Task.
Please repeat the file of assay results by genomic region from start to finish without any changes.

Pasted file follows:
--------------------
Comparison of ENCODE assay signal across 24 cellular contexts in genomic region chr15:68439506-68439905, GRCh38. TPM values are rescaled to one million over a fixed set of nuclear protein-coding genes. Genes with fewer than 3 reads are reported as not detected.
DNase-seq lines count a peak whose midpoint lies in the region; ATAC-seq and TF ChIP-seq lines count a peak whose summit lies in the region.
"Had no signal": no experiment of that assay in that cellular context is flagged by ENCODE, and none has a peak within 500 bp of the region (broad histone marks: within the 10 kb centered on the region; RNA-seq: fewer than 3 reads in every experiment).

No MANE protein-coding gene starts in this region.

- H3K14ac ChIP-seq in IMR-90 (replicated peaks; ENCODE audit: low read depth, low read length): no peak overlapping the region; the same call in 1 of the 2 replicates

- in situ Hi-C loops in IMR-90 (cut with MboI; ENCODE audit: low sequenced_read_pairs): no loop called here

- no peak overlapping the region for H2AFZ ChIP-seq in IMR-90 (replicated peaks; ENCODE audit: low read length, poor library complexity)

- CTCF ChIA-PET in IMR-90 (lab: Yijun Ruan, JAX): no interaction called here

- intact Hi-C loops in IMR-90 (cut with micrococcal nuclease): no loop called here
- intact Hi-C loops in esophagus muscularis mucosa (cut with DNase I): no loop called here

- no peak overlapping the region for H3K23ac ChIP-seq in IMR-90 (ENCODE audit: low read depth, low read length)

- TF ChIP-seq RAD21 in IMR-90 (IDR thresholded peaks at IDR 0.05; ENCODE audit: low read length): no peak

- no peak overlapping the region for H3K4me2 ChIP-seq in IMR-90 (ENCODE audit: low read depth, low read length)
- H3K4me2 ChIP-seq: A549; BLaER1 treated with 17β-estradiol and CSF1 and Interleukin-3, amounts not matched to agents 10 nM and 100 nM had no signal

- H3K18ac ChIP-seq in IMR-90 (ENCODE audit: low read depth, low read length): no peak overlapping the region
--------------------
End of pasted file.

Comparison of ENCODE assay signal across 24 cellular contexts in genomic region chr15:68439506-68439905, GRCh38. TPM values are rescaled to one million over a fixed set of nuclear protein-coding genes. Genes with fewer than 3 reads are reported as not detected.
DNase-seq lines count a peak whose midpoint lies in the region; ATAC-seq and TF ChIP-seq lines count a peak whose summit lies in the region.
"Had no signal": no experiment of that assay in that cellular context is flagged by ENCODE, and none has a peak within 500 bp of the region (broad histone marks: within the 10 kb centered on the region; RNA-seq: fewer than 3 reads in every experiment).

No MANE protein-coding gene starts in this region.

- H3K14ac ChIP-seq in IMR-90 (replicated peaks; ENCODE audit: low read depth, low read length): no peak overlapping the region; the same call in 1 of the 2 replicates

- in situ Hi-C loops in IMR-90 (cut with MboI; ENCODE audit: low sequenced_read_pairs): no loop called here

- no peak overlapping the region for H2AFZ ChIP-seq in IMR-90 (replicated peaks; ENCODE audit: low read length, poor library complexity)

- CTCF ChIA-PET in IMR-90 (lab: Yijun Ruan, JAX): no interaction called here

- intact Hi-C loops in IMR-90 (cut with micrococcal nuclease): no loop called here
- intact Hi-C loops in esophagus muscularis mucosa (cut with DNase I): no loop called here

- no peak overlapping the region for H3K23ac ChIP-seq in IMR-90 (ENCODE audit: low read depth, low read length)

- TF ChIP-seq RAD21 in IMR-90 (IDR thresholded peaks at IDR 0.05; ENCODE audit: low read length): no peak

- no peak overlapping the region for H3K4me2 ChIP-seq in IMR-90 (ENCODE audit: low read depth, low read length)
- H3K4me2 ChIP-seq: A549; BLaER1 treated with 17β-estradiol and CSF1 and Interleukin-3, amounts not matched to agents 10 nM and 100 nM had no signal

- H3K18ac ChIP-seq in IMR-90 (ENCODE audit: low read depth, low read length): no peak overlapping the region